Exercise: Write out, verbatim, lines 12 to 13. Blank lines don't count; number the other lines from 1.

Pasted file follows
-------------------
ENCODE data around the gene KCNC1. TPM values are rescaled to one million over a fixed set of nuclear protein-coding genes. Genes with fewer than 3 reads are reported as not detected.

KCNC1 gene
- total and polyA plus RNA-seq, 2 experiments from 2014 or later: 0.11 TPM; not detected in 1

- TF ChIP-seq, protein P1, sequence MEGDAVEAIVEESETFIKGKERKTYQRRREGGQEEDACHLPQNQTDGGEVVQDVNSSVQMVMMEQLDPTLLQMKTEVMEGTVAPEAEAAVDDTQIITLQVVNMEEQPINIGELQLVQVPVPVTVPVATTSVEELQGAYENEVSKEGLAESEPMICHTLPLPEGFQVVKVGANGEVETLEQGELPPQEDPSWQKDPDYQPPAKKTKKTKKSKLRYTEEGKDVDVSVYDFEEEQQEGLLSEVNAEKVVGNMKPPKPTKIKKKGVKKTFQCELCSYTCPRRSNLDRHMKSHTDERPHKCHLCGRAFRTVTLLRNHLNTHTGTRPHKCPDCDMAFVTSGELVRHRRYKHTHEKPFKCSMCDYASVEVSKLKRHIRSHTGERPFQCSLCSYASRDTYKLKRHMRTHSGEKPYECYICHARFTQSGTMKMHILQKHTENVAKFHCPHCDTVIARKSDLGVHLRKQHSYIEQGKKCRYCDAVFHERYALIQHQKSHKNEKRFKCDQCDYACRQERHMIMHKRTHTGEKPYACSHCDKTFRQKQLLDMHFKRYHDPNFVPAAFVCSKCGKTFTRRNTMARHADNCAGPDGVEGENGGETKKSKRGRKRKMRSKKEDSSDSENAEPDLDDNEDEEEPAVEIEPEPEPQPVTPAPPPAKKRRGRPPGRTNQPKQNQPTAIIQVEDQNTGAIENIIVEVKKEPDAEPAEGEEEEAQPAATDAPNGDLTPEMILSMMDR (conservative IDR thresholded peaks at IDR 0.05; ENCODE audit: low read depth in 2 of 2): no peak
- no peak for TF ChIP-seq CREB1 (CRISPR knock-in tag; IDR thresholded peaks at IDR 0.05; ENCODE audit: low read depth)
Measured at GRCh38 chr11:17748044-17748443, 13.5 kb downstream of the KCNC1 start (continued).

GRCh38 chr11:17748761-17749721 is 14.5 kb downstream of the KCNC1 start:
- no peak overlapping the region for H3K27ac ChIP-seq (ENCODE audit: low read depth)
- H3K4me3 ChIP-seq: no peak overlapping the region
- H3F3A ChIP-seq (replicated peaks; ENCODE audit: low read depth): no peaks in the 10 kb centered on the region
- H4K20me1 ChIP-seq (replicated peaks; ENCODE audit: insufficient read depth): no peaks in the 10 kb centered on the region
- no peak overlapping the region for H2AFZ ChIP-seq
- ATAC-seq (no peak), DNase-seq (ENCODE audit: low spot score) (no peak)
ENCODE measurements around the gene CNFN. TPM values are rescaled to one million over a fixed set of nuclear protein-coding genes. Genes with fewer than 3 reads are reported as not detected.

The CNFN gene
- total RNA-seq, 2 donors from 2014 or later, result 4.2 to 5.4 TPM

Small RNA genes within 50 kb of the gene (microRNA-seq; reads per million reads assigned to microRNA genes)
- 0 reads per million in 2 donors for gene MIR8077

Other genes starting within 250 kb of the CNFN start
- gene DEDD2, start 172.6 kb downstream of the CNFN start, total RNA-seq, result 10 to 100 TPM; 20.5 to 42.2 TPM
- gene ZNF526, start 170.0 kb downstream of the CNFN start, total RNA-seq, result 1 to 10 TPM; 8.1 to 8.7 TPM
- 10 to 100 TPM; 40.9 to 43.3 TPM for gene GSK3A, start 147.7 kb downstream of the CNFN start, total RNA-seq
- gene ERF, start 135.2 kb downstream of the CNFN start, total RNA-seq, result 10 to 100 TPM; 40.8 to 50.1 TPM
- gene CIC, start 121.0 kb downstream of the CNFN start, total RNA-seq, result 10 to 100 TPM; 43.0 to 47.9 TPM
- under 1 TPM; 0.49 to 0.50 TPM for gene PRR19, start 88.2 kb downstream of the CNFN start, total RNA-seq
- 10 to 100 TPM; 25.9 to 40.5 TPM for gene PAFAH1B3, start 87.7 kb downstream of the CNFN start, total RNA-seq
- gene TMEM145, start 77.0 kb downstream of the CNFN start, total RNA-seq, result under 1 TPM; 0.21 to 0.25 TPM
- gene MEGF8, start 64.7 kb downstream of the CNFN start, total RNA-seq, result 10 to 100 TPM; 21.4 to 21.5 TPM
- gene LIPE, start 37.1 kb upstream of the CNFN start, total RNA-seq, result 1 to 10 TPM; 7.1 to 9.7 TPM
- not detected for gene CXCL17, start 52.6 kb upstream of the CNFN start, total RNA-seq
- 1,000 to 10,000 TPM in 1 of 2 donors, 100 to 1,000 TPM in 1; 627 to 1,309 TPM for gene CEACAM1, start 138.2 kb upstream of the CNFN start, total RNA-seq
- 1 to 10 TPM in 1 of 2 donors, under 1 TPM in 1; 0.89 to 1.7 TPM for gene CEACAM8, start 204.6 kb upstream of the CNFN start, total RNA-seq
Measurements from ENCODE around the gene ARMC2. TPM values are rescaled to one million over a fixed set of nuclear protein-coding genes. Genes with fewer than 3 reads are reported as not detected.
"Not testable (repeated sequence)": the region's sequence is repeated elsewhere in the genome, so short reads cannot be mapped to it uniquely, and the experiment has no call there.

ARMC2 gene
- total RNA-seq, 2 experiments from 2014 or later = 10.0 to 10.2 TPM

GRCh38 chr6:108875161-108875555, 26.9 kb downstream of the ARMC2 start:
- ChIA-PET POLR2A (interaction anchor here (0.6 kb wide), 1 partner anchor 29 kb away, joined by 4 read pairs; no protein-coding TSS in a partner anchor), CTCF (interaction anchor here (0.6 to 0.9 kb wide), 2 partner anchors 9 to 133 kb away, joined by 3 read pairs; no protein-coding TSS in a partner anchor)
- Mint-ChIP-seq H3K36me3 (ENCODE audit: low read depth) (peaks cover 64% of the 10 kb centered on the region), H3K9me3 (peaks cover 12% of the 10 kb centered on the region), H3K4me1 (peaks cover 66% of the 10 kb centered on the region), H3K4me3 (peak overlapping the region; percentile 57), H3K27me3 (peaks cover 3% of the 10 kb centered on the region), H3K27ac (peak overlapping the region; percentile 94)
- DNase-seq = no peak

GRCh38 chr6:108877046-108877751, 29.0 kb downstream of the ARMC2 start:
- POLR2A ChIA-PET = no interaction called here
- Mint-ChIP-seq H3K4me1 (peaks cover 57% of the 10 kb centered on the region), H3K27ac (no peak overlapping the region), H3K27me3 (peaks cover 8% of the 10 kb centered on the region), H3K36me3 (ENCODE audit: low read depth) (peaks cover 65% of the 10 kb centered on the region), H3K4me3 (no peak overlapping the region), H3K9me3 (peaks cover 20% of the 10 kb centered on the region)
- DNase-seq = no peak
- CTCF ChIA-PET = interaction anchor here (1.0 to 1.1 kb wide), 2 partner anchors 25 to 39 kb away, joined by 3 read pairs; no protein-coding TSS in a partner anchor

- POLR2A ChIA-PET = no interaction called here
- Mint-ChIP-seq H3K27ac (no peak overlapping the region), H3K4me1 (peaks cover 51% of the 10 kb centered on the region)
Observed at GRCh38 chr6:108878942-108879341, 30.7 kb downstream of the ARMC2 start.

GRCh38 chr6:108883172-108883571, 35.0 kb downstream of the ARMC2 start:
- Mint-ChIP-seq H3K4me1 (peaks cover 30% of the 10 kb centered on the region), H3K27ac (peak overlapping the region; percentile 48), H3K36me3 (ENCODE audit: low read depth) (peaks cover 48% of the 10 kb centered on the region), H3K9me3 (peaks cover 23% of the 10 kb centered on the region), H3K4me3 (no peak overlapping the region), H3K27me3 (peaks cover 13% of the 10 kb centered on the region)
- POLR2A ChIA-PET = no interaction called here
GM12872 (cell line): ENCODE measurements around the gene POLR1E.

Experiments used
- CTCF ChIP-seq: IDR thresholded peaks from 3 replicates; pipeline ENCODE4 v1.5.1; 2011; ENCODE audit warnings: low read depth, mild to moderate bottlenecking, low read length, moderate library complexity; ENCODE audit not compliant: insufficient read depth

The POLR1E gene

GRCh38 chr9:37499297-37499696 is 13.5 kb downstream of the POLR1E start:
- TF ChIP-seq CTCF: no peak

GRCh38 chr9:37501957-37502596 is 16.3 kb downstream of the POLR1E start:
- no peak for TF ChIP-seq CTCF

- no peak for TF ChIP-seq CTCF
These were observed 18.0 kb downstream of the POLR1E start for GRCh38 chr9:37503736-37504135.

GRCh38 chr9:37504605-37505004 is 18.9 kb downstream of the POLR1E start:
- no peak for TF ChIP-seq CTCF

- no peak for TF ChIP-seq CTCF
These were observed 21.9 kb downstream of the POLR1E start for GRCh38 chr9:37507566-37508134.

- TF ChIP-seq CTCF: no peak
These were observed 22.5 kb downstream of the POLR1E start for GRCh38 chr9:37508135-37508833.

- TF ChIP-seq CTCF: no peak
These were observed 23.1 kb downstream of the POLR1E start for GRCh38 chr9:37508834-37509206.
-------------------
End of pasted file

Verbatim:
- no peak overlapping the region for H2AFZ ChIP-seq
- ATAC-seq (no peak), DNase-seq (ENCODE audit: low spot score) (no peak)